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Review Article - Biomedical Research (2021) Biomedical and cellular systems for diagnostic and therapeutic purposes

Effect of UGT2B7 Gene Polymorphism with Clinical Pediatric Epileptic patients on Sodium Valproate Monotherapy

Nandith PB1, Sachidananda Adiga1*, Usha Adiga1, Vijaya Shenoy1, Suchetha Kumari1, Prashanth Shetty1, Shilpa Shetty2, Sharmila KP2

1K S Hegde Medical Academy, Nitte (Deemed to be University), Mangalore, Karnataka, India

2Departmentt of Pharmacology, Biochemistry, Pediatrics and Genetics, K S Hegde Medical Academy, Nitte (Deemed to be University), Mangalore, Karnataka, India

Corresponding Author:
Sachidananda Adiga
Department of Pharmacology
K S Hegde Medical Academy
Mangalore
Karnataka
India

Accepted January 12, 2021

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Abstract

Background: Pediatric epilepsy comprises of a chronic neurological disorders characterized by recurrent seizure attack. Sodium valproate is one of the common anti-epileptic drugs used in the treatment. Glucuronide conjugation is the major metabolic pathway of sodium valproate, carried out by the enzyme Uridine 5’-diphospho (UDP) glucuronosyl transferase (UGT) whose genetic polymorphisms may alter clinical outcome. Aim: To find the association between UGT2B7 genetic polymorphism and clinical outcome in terms of efficacy and tolerability in pediatric epileptic patients on sodium valproate monotherapy. Methods and Materials: In this cohort study, 75 pediatric epileptic patients aged 2-18 years receiving sodium valproate monotherapy for past one month were included from Justice K S Hegde Charitable Hospital, Mangalore, India after obtaining informed consent. Genetic polymorphism patterns of UGT2B7 (C161T, A268G, G211T) was evaluated by PCR-RFLP. Clinical outcome was measured in terms of responders and non-responders based on seizure control during the 6 month observation period. Tolerability was measured by estimating the hepatic, renal and other lab parameters. Clinical outcome in different UGT genotypes was compared by Chi square test. P value <0.05 was considered as significant. Results: Out of 75 patients, CC (41.3%), CT (38.7%), TT (20%) pattern was observed in UGT2B7 (C161T) gene, AA(14.7%), AG(42.7%), GG(42.7%) in (A268G) gene and GG(80%), GT(18.7%), TT(1.3%) in (G211T) gene. It was found that there was no statistical difference in clinical outcome with different UGT2B7 genetic polymorphism patterns. Conclusion: We conclude from our study that genetic polymorphism of UGT2B7 doesn’t have any role on the clinical outcome of epilepsy.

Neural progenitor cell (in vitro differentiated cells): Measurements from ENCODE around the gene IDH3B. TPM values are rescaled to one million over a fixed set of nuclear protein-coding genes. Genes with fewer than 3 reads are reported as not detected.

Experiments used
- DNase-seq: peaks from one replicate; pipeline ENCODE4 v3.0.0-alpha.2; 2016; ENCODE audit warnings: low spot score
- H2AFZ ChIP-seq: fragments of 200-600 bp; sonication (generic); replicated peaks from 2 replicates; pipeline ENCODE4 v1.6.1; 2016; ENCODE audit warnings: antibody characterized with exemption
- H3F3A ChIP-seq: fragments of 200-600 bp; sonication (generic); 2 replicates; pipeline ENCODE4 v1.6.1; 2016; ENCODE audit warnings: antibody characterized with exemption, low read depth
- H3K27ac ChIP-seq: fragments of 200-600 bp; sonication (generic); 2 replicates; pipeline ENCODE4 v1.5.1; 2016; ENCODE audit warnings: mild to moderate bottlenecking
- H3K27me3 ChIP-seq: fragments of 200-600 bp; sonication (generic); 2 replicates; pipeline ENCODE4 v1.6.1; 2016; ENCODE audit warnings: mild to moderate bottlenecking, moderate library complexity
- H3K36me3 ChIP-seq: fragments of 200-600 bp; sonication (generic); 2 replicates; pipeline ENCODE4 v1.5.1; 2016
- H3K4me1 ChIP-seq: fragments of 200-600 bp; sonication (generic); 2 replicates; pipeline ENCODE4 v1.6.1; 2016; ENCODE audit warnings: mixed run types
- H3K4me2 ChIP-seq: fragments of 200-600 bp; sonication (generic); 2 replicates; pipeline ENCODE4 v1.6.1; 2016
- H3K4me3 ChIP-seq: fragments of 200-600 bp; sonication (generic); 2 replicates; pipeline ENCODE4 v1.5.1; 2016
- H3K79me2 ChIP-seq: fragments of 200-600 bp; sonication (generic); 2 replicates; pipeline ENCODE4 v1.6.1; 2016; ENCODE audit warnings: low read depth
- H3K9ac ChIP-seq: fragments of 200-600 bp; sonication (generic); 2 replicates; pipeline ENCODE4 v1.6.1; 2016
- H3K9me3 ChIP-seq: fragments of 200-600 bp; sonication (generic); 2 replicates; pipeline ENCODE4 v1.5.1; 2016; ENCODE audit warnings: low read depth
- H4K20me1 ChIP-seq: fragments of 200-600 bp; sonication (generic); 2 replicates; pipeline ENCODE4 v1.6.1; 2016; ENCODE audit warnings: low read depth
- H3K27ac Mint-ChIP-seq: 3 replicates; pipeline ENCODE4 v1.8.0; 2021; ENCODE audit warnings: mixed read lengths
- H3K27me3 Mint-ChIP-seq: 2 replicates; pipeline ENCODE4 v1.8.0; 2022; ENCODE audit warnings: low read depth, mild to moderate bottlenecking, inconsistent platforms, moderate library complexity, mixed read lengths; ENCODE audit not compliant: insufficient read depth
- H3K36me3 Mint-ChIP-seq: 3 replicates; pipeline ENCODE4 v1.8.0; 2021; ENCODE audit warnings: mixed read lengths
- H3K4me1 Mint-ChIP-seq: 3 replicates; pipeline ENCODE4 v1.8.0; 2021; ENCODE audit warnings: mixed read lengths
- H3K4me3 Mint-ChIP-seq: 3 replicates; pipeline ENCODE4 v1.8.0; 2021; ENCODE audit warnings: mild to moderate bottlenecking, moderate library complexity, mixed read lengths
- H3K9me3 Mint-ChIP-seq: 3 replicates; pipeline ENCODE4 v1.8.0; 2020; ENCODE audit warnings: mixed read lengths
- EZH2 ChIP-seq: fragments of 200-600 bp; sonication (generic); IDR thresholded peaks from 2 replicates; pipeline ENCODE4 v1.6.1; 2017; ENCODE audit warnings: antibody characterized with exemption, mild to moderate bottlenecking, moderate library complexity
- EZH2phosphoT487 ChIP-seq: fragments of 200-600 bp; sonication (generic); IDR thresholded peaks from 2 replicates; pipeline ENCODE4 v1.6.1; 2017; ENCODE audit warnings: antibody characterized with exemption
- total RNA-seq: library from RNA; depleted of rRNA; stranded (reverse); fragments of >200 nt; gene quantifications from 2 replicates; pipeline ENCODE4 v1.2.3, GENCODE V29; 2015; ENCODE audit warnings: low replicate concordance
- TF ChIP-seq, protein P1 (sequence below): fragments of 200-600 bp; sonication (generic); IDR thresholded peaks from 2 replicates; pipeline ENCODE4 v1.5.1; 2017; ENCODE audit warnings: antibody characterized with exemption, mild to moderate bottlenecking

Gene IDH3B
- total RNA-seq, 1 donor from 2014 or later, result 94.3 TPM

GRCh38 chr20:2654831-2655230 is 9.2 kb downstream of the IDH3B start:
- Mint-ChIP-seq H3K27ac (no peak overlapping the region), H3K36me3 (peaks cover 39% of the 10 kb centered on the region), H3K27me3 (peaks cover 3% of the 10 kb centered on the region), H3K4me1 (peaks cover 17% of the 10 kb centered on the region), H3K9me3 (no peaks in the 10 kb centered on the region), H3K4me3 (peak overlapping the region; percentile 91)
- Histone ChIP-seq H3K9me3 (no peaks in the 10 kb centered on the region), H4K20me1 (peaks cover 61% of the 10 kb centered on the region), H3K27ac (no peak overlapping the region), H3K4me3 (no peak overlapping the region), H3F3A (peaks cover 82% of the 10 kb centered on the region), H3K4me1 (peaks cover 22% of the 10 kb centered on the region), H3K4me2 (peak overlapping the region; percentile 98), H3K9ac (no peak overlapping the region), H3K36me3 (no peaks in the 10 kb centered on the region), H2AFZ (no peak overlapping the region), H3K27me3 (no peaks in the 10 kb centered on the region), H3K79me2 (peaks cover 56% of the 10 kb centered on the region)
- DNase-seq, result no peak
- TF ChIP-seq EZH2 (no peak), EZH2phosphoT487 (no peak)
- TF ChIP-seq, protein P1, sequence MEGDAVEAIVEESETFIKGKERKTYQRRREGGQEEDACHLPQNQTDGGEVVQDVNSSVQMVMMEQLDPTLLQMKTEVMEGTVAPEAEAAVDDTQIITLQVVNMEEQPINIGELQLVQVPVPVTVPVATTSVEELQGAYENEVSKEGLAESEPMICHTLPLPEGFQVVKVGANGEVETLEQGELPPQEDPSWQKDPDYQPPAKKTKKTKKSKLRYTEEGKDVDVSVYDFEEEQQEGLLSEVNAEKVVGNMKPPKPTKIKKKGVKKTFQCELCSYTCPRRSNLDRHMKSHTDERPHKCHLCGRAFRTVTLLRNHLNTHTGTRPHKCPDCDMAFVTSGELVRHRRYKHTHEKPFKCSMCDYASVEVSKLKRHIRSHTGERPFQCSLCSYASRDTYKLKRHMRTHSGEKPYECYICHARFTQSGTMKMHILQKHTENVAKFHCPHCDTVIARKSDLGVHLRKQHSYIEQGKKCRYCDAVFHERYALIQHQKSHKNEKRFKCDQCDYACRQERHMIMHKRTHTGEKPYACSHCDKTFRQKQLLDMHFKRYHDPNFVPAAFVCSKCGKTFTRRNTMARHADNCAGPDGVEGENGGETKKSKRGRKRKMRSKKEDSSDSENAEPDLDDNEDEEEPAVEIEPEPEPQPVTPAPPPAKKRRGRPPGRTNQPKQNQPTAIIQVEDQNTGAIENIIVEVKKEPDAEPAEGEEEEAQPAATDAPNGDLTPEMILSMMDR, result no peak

Keywords

UGT2B7, Genetic polymorphism, Sodium valproate, Clinical Outcome.

Introduction

Epilepsy is a neurological disorder comprising of heterogeneous and complex brain disorder of many seizure types and epilepsy syndromes [1,2]. The overall prevalence of epilepsy in India is estimated to be 3-11.9 per 1000 population [3]. It is common practice for pediatricians and neurologists to begin long-term, daily Anti-Epileptic Drugs (AED) after a patient has experienced unprovoked seizures [4]. The AEDs lead to satisfactory seizures control for about 60–70% of newly treated patients [5] while remaining 30% of patients will have uncontrolled epilepsy with AED treatment for prolonged period with recurrent seizures, adverse effects and significantly increased risk of mortality and morbidity [1,5]. The goal of treatment of epilepsy in pediatric patient is to prevent the seizure attack for two years with an appropriate Anti-Epileptic Drug (AED) with minimal adverse effects so that the drug can be slowly tapered off later.

Pharmacogenetics refers to the science about the genetic variations affecting drug metabolism, drug targets or disease pathways leading to varying response to the drug with regard to its efficacy or adverse effect. Hence it is important to investigate the role of genetic polymorphism that can alter drug metabolism and effect of antiepileptic drugs. Sodium valproate is a widely used broad spectrum antiepileptic drug due to its effect on different types of epilepsy. Glucuronidation and β-oxidation are the prominent metabolic pathways, while CYP-mediated oxidation is a minor pathway in metabolizing of Sodium Valproate drug. Glucuronidation is catalyzed by Uridine- 5´-diphosphate Glucuronosyl Transferases (UGTs), Polymorphisms affecting genes encoding for UGT enzymes may result in alterations of sodium valproate metabolism. Changes in the glucuronidation rate of sodium valproate may alter the blood level of drug resulting in either insufficient plasma concentration that leads to reduced effectiveness of therapy or elevated plasma concentration of drug that manifests as toxicity [6]. Previous researchers have focused on UGT2B7 polymorphisms in Chinese and Japanese population. Most of the studies have aimed at finding the pattern of genetic polymorphism and its effect on serum concentration of patient. However, currently available information of sodium valproate on UGT2B7 polymorphism and its association with clinical outcome in Indian population is very limited.